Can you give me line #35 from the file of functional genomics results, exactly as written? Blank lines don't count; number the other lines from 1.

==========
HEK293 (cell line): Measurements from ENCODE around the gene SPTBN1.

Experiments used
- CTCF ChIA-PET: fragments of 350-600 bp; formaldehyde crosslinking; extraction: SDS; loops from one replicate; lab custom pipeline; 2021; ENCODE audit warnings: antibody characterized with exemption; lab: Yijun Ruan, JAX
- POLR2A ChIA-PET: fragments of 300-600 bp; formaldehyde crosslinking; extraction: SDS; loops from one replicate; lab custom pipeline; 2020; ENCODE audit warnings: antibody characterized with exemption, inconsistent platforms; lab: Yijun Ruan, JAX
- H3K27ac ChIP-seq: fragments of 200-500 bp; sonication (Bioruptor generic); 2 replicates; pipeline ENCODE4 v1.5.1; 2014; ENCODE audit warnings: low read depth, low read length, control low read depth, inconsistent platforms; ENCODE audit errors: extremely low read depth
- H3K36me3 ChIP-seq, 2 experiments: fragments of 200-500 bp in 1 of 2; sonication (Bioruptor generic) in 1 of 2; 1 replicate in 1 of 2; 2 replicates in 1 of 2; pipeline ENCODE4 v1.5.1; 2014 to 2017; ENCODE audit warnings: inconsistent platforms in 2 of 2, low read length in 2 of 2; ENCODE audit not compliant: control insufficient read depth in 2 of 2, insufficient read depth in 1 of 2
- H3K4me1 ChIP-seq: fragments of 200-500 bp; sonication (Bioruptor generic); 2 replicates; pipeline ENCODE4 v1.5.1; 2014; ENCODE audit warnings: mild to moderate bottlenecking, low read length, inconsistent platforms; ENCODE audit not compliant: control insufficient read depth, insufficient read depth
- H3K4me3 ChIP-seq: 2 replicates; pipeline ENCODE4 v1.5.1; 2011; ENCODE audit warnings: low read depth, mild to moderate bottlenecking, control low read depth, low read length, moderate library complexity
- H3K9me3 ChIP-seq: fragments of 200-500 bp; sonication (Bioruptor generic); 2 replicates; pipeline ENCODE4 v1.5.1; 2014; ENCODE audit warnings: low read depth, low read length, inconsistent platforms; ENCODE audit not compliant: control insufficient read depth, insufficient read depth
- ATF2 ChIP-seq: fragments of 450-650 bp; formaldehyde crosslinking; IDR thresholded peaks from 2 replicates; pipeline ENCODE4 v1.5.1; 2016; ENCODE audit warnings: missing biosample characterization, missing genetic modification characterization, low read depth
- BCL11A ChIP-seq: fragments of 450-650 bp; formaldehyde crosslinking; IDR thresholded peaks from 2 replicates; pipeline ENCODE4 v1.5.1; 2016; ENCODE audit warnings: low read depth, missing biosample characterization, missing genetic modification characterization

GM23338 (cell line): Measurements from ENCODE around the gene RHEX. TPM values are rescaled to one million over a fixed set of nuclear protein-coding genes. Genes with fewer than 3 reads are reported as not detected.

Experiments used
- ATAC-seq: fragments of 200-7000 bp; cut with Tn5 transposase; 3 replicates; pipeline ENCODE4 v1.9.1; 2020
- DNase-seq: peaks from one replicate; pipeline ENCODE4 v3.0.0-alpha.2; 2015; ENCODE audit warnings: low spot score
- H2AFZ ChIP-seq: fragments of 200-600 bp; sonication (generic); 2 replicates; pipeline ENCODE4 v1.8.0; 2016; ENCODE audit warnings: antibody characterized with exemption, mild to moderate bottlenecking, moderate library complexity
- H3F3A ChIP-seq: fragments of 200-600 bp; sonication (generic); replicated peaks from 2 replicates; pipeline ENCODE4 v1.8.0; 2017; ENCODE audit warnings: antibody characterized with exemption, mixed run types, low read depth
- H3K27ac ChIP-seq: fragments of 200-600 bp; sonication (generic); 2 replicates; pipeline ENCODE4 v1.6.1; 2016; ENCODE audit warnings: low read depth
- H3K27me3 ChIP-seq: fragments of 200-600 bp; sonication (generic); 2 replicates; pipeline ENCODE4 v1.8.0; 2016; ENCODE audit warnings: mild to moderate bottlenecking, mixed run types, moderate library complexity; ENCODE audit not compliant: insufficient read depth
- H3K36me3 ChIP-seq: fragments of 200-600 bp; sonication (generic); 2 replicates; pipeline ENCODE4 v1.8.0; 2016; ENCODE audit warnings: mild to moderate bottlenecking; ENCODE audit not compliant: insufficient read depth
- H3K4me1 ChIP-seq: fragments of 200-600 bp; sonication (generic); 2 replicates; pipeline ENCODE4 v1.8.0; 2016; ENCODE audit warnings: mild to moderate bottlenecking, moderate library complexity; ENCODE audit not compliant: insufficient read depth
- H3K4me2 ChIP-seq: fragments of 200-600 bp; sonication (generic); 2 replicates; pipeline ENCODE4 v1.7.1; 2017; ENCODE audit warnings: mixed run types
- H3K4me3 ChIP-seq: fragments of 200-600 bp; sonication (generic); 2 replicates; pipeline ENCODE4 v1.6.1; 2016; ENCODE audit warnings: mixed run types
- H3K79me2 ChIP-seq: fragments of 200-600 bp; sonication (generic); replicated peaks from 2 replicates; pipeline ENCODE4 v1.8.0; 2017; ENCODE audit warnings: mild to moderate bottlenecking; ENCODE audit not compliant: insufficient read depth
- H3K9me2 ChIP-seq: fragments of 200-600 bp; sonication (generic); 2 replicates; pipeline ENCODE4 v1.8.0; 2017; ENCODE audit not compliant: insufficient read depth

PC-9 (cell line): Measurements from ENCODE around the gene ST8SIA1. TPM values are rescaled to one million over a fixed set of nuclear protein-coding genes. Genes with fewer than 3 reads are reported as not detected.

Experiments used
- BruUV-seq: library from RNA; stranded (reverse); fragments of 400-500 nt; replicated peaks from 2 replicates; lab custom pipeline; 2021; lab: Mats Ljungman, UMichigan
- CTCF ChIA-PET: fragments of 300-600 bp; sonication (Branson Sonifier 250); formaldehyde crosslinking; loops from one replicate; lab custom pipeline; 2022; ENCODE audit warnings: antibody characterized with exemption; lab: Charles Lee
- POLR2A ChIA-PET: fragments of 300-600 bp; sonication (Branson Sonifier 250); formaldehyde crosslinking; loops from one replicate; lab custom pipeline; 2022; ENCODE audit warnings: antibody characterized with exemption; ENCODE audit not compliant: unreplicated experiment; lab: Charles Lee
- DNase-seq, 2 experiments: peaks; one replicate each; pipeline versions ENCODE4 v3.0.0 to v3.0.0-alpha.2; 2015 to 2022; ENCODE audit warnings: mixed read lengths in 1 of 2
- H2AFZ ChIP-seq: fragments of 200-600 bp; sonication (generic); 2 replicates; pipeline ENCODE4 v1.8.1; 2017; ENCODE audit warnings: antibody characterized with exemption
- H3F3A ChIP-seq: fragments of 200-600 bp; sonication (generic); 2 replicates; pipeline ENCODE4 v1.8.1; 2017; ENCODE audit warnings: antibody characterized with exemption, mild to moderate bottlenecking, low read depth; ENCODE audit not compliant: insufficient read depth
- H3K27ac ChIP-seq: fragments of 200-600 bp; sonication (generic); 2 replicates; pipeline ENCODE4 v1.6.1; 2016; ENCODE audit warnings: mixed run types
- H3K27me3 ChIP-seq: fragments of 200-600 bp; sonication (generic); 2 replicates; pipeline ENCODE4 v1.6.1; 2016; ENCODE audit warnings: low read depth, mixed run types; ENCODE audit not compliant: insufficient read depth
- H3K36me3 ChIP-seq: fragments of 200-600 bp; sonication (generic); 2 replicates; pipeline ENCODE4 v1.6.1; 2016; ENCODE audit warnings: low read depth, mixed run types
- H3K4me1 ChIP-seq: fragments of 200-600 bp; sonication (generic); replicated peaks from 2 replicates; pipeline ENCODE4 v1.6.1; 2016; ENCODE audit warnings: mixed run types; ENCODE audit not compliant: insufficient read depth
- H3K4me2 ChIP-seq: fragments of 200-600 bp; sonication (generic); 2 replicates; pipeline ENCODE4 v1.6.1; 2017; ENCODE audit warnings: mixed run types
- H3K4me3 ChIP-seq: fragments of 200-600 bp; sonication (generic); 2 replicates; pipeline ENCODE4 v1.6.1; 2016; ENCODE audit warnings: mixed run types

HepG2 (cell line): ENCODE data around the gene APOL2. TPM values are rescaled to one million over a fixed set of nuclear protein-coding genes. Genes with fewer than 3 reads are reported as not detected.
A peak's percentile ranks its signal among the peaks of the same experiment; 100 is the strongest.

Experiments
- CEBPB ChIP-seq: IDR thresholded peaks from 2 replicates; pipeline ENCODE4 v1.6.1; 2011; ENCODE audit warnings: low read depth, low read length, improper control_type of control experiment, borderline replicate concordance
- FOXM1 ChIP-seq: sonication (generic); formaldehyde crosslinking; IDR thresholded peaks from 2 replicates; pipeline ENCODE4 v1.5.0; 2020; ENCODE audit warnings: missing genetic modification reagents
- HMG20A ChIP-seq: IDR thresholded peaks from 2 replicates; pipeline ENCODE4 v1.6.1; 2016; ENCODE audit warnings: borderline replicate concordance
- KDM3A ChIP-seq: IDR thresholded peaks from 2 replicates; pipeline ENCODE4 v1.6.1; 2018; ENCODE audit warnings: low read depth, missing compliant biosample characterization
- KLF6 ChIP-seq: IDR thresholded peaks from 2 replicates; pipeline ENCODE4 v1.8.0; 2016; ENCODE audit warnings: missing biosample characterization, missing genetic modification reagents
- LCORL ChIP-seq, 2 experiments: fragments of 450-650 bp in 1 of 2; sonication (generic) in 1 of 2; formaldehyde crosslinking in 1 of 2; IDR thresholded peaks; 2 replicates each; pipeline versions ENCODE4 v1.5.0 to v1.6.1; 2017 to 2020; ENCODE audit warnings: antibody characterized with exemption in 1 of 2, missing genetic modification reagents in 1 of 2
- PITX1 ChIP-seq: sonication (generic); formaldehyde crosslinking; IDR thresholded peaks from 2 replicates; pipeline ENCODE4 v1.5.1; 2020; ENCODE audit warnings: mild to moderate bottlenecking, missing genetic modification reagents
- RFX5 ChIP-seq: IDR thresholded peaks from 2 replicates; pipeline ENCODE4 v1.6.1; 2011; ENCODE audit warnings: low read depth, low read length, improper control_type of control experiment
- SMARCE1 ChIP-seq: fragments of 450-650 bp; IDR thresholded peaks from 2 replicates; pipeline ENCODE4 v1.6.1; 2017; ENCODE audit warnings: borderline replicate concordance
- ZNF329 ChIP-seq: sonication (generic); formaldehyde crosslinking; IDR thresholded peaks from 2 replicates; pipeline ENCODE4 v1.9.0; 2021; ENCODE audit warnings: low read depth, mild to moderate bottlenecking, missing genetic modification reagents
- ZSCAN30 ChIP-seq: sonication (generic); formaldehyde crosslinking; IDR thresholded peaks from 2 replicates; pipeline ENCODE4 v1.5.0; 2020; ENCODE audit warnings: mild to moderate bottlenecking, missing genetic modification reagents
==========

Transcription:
- H3K27me3 ChIP-seq: fragments of 200-600 bp; sonication (generic); 2 replicates; pipeline ENCODE4 v1.6.1; 2016; ENCODE audit warnings: low read depth, mixed run types; ENCODE audit not compliant: insufficient read depth